Julian Assange and Latin America

By Rick Sterling on February 26, 2020

In mid-January, I went to London England to research what is happening with Julian Assange. We could not visit him. He is in Belmarsh Maximum Security prison and even his lawyers could only see him for two hours over the entire previous month.  This despite the fact he is facing extradition to the USA and possible life imprisonment.

On Saturday, January 19, we took the London metro to the end of the line, and then walked a couple miles to Belmarsh prison. We joined the dedicated supporters who demonstrate in support of Assange every Saturday. On special occasions, there is a major event with hundreds or thousands of participants. But every Saturday, rain or shine, there is an action supporting Assange during the afternoon in front of Belmarsh Prison and in the evening in Trafalgar Square in downtown London.

The dedicated supporters of Assange are strikingly international and Latin American. The organizer of the Belmarsh action was Cristina, a Brazilian woman who has lived in England for 20 years. The person with the megaphone was Clara, who left Chile after the 1973 Pinochet coup. With a Chilean accent, she explained to passersby, “Julian Assange is one of the greatest journalists of our day. He must be freed. Julian, we love you!” Elise, originally from Colombia, was yet another Assange supporter. We met other impressive individuals who are dedicating part of their lives to supporting Julian Assange. There was Larry from Australia. Six months ago Larry arrived in England to do anything he could to support Julian. There is Reiko, a young woman of Japanese descent.  After Julian was taken to Belmarsh Prison his supporters set up a tent camp on the avenue in front of the prison. Supporters stayed there round the clock until the tents and bicycles were confiscated by authorities.

Progressive leaders of Latin America are also supporting Julian Assange. The former president of Ecuador, Rafael Correa, took the brave and bold step of granting Julian Assange asylum in the Ecuador Embassy. That was his safe haven from arrest for seven long years. Correa even granted Julian Ecuador citizenship in an attempt to block the US from seizing him.

Unfortunately, the next Ecuador government succumbed to US bullying and bribery. Suddenly there were “problems” with Julian staying in the Embassy. While huge protests against the unpopular Lenín Moreno government took place in Ecuador, the Ecuador embassy in London made life increasingly difficult for Assange. They allowed a private contractor, paid by the US, to spy on him 7 days a week, 24 hours a day, including during meetings with his attorneys. In April 2019, the Ecuadoran government revoked Julian Assange’s Ecuadorian citizenship and asylum and allowed British police to seize him. He is now imprisoned at Belmarsh Maximum security prison pending an extradition hearing.

In addition to Rafael Correa, numerous other Latin American leaders have spoken out for Julian Assange. Former Brazilian President Ignácio Lula da Silva criticized the arrest of Julian Assange as “an attacked on freedom of expression.”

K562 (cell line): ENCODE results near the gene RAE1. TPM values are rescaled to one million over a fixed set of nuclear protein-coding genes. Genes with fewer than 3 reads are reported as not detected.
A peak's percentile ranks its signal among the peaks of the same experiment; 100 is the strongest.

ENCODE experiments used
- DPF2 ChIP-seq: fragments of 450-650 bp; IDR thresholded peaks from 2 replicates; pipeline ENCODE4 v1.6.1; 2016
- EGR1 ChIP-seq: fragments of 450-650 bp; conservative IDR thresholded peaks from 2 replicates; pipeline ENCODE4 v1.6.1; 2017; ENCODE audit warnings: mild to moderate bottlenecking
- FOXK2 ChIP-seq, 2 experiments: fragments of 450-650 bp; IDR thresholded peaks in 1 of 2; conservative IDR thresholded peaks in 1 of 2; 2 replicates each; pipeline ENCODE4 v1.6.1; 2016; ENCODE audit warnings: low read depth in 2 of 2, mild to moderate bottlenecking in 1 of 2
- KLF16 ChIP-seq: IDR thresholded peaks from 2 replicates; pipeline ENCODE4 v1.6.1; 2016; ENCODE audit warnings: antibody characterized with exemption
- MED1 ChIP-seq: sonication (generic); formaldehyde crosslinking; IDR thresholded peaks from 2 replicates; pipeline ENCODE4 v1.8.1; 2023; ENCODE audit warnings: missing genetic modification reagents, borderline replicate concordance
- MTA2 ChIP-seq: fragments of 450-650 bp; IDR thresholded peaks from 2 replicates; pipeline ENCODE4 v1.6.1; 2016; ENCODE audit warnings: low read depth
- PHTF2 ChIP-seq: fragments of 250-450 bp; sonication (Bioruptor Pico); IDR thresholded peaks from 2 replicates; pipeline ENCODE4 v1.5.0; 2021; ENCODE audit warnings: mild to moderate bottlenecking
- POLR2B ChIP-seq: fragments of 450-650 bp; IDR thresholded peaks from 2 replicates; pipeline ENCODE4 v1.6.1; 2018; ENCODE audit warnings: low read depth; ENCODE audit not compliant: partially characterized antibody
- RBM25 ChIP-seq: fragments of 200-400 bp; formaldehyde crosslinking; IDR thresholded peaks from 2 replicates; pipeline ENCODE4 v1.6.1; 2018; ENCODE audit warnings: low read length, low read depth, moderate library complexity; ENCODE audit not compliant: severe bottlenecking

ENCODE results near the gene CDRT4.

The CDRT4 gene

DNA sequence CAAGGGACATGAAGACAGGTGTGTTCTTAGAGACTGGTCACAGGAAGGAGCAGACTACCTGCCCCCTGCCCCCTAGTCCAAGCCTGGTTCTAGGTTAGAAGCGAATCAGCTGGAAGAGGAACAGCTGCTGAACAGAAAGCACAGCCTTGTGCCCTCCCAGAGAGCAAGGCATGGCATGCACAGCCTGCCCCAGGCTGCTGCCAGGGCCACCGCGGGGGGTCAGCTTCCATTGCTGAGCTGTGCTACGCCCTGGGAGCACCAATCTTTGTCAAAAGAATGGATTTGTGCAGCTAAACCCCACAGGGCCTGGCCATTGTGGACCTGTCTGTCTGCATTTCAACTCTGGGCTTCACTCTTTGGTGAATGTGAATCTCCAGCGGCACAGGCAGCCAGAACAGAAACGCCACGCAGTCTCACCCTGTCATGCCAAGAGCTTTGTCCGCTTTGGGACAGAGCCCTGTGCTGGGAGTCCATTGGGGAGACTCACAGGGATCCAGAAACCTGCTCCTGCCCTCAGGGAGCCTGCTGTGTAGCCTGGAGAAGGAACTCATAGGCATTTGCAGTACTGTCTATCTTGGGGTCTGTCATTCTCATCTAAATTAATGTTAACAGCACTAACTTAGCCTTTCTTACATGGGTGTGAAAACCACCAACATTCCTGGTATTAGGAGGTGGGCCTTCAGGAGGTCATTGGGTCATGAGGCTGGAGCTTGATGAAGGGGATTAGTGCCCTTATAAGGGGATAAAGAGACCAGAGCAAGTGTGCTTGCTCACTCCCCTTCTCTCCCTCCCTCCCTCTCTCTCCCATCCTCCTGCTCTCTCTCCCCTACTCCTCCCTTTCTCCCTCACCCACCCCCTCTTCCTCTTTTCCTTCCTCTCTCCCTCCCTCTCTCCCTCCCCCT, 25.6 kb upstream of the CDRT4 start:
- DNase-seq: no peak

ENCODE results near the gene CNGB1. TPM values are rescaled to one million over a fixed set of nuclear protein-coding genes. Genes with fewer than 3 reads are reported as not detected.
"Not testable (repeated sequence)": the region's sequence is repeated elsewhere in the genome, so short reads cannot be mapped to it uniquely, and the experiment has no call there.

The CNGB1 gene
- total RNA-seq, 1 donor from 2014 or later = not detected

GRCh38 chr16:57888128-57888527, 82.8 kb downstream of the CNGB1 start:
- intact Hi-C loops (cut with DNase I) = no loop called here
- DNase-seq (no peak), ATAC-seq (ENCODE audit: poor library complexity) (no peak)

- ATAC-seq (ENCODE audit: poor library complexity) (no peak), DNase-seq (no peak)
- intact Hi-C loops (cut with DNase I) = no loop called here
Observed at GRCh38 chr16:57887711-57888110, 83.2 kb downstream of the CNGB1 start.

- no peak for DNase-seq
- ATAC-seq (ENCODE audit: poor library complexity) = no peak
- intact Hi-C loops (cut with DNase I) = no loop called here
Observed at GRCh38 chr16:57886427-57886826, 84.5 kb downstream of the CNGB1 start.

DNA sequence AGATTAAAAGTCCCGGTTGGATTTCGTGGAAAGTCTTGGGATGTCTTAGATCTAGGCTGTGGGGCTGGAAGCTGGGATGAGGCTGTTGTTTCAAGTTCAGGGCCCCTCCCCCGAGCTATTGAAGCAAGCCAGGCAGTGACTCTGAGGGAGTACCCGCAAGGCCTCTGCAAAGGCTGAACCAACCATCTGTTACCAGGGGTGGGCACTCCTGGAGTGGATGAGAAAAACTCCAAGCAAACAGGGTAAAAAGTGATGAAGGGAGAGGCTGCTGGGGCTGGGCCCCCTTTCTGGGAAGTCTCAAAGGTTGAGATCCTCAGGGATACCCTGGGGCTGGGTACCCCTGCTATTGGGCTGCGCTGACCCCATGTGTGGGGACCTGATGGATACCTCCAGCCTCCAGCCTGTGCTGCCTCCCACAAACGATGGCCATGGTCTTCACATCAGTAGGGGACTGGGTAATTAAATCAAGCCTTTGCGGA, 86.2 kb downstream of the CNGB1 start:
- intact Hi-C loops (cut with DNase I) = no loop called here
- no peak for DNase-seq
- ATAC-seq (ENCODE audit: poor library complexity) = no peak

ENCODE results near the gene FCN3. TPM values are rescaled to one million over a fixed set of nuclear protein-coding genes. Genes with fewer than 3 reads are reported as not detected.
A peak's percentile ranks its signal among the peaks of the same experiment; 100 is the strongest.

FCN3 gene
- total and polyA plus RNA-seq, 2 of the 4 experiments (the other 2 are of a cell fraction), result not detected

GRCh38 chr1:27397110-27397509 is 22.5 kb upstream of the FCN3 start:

Evo Morales, former president of Bolivia, has said, “We strongly condemn the detention of Julian Assange and the violation of freedom of speech. Our solidarity is with this brother who is persecuted by the US government for bringing to light its human rights violations, murders of civilians and diplomatic espionage.”

Mexican President Lopez Obrador has called for Assange to be released, noting that Wikileaks has “demonstrated how the world system functions in its authoritarian nature.”

The support for Assange is well placed. He and the Wikileaks team have exposed US meddling, manipulations and worse in Latin America. As Julian Assange explained in his introduction to the book The Wikileaks Files, “Perhaps no region in the world demonstrates the full spectrum of the US imperial interference as vividly as Latin America.”

Chapters of the book synthesize important findings in the nearly 2.5 million US State Department records and cables. As Assange says, “The cables demonstrate  a smooth continuity between the brutal US policy in Latin America during the Cold War and the more sophisticated plays at toppling governments that have taken place in recent years…the use of USAID and ‘civil society’…pursuing ‘regime change’ in El Salvador, Nicaragua, Bolivia, Ecuador, and Haiti.” The cables reveal the intensity of US intervention against Venezuela and that the State Department over-ruled the conclusion of their embassy in the 2009 Honduras coup. The embassy was explicit that the overthrow and kidnapping of President Zelaya was a coup, but this was downplayed in Washington.

The cables confirm corporate influence in US foreign policy. For example, the US Embassy in Quito sought to prevent Ecuador from developing its own pharmaceutical industry to replace expensive US drugs.

Julian Assange is an Australian journalist whose “crime” is that he led a group which broadcast information that US authorities did not want revealed. Secretary of State and former CIA Director Mike Pompeo has called Wikileaks a “hostile non-state intelligence agency bent on the destruction of the United States.” That is not true. US policies do not have to be based on intervention, aggression, violations of international law and hypocrisy. In fact, most US citizens, as well as Latin Americans, are hurt by these policies.

In Argentina, former president and current Vice President Cristina Kirchner has said, “In the upside-down world, false news circulates freely and those who reveal the truth are persecuted and imprisoned.”

It is crucial for press freedom that Julian Assange be freed and NOT extradited to the US.

For background and latest news, see www.defend.wikileaks.org.

Rick Sterling is a journalist based in the San Francisco Bay Area